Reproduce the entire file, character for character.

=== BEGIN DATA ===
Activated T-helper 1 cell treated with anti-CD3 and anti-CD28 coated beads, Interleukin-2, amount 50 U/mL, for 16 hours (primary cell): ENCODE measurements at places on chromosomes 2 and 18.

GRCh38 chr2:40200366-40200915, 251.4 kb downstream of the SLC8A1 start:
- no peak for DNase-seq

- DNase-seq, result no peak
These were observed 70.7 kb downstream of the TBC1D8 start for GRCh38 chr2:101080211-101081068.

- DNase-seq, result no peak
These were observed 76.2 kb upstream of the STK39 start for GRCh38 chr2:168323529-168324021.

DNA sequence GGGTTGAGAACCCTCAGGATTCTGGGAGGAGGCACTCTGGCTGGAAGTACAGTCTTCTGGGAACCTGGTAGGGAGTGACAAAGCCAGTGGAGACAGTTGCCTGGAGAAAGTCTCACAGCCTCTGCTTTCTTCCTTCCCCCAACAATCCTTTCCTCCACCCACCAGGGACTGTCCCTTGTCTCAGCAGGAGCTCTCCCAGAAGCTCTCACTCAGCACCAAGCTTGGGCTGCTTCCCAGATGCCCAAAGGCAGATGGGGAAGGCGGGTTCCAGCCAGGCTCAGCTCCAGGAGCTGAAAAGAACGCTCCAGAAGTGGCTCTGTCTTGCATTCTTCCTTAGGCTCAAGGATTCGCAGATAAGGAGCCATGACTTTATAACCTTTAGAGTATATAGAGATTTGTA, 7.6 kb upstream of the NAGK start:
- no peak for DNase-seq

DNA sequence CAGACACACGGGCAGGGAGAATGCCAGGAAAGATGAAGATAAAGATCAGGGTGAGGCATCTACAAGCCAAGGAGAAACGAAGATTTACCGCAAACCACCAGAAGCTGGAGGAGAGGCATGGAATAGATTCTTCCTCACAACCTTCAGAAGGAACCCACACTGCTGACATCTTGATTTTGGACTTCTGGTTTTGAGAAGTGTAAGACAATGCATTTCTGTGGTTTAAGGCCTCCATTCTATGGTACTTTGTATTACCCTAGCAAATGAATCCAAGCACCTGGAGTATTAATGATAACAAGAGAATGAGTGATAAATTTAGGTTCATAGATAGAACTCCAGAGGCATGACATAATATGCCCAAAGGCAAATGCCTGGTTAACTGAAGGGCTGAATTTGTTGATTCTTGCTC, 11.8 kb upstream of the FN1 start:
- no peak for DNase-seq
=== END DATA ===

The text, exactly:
Activated T-helper 1 cell treated with anti-CD3 and anti-CD28 coated beads, Interleukin-2, amount 50 U/mL, for 16 hours (primary cell): ENCODE measurements at places on chromosomes 2 and 18.

GRCh38 chr2:40200366-40200915, 251.4 kb downstream of the SLC8A1 start:
- no peak for DNase-seq

- DNase-seq, result no peak
These were observed 70.7 kb downstream of the TBC1D8 start for GRCh38 chr2:101080211-101081068.

- DNase-seq, result no peak
These were observed 76.2 kb upstream of the STK39 start for GRCh38 chr2:168323529-168324021.

DNA sequence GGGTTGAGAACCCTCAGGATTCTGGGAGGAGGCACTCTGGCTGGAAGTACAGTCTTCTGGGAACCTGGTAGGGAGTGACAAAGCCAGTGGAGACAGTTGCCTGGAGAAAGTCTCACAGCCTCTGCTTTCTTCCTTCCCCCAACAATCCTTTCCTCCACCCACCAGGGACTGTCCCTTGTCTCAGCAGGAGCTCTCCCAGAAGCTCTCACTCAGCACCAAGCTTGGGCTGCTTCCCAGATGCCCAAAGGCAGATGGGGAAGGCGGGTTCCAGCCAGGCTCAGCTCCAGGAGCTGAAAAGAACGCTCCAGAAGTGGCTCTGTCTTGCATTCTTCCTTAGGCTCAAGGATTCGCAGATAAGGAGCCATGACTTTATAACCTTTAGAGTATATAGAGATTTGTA, 7.6 kb upstream of the NAGK start:
- no peak for DNase-seq

DNA sequence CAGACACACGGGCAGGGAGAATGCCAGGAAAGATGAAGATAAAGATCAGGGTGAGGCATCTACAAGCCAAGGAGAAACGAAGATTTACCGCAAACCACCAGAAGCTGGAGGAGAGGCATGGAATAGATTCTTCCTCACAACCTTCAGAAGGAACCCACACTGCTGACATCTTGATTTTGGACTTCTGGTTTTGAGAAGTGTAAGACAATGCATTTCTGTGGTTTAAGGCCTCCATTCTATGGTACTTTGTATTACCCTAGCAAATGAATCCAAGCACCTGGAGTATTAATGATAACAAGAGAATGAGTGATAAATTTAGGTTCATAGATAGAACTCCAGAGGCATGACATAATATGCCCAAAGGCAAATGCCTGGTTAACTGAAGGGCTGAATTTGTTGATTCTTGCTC, 11.8 kb upstream of the FN1 start:
- no peak for DNase-seq